ducksAbout 20 feet from where I sat down on my deck to write, a pair of ducks were chowing down on bird seed scattered on the ground. Watching them eat, I thought about that mallard-related description, “being nibbled to death by ducks,” and realized it perfectly describes how I’ve been feeling lately—nibbled on.

For a while now it’s felt as though bits of me have been getting gobbled in random, rounded-edge bites. Not anything major, just those routine kinds of things. Before my car’s new tires were paid for the cat got sick. Before the vet bill was paid for, the brakes needed replaced. Before the brakes were paid for, the furnace went out. Before the furnace was paid for, there was a bout of pink eye and a kid-related expense and a throbbing tooth and another sick cat.

For every inch forward I manage to get, I’m ankle-dragged backward a foot. It has me wishing I could pause the treadmill long enough to just catch my breath.

Don’t get me wrong–I love my life, duck-bites and all. I feel ashamed for complaining when there are people who would gladly trade the least of their bads for my very worst. I get that. I do. And yet this relentless duck nibbling starts up and gets me flip-flopping between being grateful and then feeling picked on, and then trying to force myself into feeling grateful again.

One of my best friends, Pam Hanson, and I have an arrangement where we allow each other to swap complaints without judgment, recognizing that sometimes a person needs nothing more than to vent. Even though there’s nothing she can do about the hours I waste in traffic delays on Interstate 64, she’s there when I need to let off some steam. And although there’s nothing I can do to get a contractor to actually show up at her house 1,077 miles away from here, she says it eases her stress just to be able to gripe.

Occasionally, Pam or I will make the mistake of venting to someone who isn’t part of our grumble pact, and we’ll invariably be scolded.

At least you have a car to get to work,” they might say.

“At least you have a job.”

“At least you have a house for a contractor not to show up to work on.”

By that line of reasoning, though, saying we shouldn’t be sad become someone has it worse would also mean we shouldn’t be happy because others have it better.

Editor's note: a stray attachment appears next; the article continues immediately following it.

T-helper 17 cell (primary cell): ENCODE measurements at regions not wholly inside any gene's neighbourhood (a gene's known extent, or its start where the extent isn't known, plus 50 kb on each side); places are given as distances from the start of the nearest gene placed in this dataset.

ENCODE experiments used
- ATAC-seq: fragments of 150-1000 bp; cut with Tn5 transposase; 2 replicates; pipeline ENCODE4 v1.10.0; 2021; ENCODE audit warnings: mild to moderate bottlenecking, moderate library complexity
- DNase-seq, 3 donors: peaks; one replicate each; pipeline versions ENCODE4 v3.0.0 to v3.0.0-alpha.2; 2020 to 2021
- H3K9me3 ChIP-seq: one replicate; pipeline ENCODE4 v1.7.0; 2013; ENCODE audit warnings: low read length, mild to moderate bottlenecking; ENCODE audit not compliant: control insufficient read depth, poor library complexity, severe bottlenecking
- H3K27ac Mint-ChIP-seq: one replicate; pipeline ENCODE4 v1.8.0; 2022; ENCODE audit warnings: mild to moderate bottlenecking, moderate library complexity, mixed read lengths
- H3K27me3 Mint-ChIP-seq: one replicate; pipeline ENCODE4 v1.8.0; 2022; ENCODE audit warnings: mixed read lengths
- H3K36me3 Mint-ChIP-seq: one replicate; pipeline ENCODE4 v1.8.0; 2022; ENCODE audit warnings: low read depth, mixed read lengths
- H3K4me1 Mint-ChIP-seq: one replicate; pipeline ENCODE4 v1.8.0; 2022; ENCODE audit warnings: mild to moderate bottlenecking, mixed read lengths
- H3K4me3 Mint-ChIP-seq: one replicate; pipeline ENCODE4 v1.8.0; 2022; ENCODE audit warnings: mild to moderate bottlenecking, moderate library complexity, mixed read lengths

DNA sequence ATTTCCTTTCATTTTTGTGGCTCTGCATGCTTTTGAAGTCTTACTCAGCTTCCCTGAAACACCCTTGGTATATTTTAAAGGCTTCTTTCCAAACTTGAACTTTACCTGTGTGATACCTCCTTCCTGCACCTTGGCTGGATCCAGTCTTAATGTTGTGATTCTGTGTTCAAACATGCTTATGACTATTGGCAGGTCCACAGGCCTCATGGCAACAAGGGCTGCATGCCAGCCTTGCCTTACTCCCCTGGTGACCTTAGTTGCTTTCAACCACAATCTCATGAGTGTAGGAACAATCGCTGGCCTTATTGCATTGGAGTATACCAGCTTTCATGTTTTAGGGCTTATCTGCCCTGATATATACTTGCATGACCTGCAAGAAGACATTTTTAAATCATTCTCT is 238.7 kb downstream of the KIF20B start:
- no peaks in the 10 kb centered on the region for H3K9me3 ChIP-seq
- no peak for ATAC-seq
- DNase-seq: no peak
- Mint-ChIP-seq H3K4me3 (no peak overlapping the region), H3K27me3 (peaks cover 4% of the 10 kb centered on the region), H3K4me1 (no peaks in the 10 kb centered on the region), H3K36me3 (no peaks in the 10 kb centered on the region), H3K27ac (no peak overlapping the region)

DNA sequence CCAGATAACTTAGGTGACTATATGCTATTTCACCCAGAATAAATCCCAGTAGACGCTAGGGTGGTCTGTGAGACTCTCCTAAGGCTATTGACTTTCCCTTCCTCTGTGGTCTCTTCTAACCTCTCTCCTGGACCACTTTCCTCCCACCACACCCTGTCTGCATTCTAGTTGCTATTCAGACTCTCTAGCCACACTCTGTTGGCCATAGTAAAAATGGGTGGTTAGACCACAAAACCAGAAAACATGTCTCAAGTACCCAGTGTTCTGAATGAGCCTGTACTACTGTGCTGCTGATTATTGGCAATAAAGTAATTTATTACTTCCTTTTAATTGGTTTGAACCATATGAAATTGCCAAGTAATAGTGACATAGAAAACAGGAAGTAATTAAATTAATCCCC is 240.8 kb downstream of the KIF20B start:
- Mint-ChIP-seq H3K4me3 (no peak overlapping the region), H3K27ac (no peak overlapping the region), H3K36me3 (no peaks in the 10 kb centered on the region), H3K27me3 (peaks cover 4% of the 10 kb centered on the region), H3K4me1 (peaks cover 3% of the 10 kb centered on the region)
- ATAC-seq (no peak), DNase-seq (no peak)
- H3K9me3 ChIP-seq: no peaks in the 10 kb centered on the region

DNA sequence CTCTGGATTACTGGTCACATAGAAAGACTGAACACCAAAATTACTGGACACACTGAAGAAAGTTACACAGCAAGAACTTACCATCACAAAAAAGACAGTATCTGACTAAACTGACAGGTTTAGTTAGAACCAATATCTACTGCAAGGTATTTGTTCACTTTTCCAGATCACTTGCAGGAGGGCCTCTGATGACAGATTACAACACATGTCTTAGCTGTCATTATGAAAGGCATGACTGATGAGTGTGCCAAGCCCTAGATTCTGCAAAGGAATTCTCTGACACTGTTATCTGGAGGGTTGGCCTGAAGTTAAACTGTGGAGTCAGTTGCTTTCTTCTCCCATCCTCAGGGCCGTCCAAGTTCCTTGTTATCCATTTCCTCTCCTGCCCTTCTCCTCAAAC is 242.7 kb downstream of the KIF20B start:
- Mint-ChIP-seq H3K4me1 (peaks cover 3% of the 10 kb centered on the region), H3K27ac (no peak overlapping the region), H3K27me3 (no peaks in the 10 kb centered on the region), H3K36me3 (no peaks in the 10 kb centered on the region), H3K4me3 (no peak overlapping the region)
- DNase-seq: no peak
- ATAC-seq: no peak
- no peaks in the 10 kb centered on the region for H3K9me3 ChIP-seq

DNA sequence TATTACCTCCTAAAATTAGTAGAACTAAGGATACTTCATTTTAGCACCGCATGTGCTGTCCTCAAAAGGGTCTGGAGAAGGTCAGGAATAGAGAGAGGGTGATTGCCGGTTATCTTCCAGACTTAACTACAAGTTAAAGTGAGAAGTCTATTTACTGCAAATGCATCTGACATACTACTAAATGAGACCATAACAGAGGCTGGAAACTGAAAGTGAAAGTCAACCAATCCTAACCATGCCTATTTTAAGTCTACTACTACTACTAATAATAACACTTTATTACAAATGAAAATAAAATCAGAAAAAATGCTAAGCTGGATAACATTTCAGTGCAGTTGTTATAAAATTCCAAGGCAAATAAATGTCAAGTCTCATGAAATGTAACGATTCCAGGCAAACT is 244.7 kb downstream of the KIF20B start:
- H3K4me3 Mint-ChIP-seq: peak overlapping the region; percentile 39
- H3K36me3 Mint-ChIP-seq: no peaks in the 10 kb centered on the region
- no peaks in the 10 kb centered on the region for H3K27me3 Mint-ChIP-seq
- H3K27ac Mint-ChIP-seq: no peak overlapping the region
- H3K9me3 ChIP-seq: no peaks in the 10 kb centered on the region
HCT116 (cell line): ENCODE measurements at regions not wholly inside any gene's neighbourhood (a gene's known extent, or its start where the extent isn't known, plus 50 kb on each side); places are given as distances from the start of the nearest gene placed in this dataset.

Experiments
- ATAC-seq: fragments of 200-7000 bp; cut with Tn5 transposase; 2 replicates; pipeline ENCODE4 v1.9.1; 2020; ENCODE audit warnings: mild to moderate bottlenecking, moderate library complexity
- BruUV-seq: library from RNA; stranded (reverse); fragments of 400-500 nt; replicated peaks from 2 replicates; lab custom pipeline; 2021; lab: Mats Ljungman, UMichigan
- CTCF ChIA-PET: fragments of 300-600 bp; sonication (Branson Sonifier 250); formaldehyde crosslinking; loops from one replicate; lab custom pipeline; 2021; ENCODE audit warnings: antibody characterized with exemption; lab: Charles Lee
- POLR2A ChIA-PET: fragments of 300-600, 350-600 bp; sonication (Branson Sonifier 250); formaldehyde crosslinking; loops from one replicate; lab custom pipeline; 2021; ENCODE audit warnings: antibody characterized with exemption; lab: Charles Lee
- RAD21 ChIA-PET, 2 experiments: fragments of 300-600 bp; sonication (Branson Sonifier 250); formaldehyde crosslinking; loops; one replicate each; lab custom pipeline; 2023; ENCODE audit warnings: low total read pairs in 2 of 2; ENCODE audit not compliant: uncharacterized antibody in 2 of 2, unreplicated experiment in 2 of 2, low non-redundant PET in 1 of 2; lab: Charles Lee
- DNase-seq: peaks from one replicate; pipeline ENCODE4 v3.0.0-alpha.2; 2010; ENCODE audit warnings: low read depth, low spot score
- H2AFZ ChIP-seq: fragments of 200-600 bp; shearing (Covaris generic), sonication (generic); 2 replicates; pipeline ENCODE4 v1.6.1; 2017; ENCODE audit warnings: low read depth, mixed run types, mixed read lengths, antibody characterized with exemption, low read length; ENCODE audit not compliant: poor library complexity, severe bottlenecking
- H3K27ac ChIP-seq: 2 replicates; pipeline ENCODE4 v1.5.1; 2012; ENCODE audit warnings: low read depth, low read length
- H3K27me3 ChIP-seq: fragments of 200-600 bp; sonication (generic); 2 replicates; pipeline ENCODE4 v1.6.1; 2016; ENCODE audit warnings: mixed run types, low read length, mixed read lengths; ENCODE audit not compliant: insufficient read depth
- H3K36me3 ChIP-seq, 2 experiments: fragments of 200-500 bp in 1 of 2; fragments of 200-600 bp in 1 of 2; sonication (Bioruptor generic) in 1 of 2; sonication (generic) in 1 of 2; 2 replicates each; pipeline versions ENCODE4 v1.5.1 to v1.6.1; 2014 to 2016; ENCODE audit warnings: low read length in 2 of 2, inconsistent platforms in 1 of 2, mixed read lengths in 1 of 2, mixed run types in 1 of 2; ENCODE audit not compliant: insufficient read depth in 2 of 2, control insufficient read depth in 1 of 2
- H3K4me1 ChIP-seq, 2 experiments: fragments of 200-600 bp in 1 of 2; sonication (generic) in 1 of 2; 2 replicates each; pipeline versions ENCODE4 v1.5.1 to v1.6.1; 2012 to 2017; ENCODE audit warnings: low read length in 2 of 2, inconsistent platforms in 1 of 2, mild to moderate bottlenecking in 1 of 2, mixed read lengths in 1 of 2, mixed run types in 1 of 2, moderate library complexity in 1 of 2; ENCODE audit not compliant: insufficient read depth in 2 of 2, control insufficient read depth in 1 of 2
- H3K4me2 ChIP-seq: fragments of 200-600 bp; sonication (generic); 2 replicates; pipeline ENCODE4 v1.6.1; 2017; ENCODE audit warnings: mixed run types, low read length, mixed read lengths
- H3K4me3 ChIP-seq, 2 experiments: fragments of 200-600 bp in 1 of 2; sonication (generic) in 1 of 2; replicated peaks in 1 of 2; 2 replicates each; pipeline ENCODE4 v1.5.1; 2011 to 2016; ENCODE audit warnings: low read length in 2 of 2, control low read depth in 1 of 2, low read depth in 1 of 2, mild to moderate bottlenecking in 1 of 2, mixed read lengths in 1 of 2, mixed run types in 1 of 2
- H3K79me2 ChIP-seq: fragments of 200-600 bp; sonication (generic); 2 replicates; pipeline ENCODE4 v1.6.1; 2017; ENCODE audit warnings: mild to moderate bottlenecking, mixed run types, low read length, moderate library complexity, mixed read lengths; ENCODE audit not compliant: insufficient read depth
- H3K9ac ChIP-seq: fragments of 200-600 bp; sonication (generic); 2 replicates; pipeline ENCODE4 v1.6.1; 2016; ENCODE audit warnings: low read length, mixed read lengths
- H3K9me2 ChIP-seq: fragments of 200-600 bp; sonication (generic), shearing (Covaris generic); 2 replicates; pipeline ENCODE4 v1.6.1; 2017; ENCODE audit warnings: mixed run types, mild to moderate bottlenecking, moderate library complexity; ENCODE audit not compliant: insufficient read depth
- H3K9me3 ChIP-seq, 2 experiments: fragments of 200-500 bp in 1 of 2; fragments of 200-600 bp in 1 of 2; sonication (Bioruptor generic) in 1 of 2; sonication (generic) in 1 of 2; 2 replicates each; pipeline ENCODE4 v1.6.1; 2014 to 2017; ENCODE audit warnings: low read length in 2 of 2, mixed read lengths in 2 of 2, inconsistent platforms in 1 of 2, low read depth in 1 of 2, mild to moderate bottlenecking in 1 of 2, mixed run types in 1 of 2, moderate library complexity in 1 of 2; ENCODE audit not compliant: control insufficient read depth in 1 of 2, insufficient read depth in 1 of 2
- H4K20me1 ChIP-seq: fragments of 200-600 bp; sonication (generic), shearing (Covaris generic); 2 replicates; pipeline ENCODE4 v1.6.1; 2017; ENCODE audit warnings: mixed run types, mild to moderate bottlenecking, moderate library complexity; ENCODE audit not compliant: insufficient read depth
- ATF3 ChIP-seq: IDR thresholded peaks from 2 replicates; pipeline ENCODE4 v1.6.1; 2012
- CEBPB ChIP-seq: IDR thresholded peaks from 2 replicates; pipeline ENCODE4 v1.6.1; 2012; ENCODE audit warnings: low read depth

I’m not buying that.  Pam isn’t either.

I’m generally one of the happiest people you’ll meet—so long as you don’t meet me right after I’ve spent two hours driving what should’ve taken 20 minutes to travel (for the third time in a week). Or after I’ve come home and discovered two sick cats had apparently been chasing each other at high speeds through every room of the house. A week after we’d shampooed our carpets.

Most of the time, though, I walk around feeling blessed. I just don’t get to walk very far before I encounter more ducks.

There seem to be more than usual lately, and I’m finding that, along with whining to Pam, it helps to spend time outdoors, especially if there’s something mindless to watch, like water or animals.

In the past, refinishing furniture was one of my favorite de-stressers. There’s something about stripping off paint and then sanding the wood that can get me in a zone where my mind simply rests. The only focus is removing the paint, smoothing the wood.

I’ve found that exercise helps too. Some friends who are runners frequently describe finding peace when they run, and I’ve experienced the calm that comes from riding a bike.

But often, the ducks will descend when circumstances don’t allow for going outdoors or riding a bike or sanding some wood, and that’s when I call Pam. Or when she calls me. And we’ll rant about whatever or whoever is driving us nuts.

Sometimes, we’ll offer advice or suggest a distraction, but mostly, we just listen. And occasionally remind each other that prison beige and jailhouse orange aren’t good colors for us.

Even though those ducks might like to land on our heads, we’ve promised each other–we won’t let them nest.


August 23, 2015 by Karin Fuller

It’s bugging me not to know.  I suppose I could knock on the door and ask, but that would be weird. Like sticking a leg in her cooler wasn’t bizarre. It’s asking that’s strange.

The leg in question was rubber, and it was a spare. It’s a little difficult to explain how one comes about having spare rubber limbs in their house, but over the years, we’ve had many. The prevalence of Halloween superstores now makes fake body parts easy to acquire, but my history with them goes back to the days when the late great James Dent still roamed the halls of the Gazette.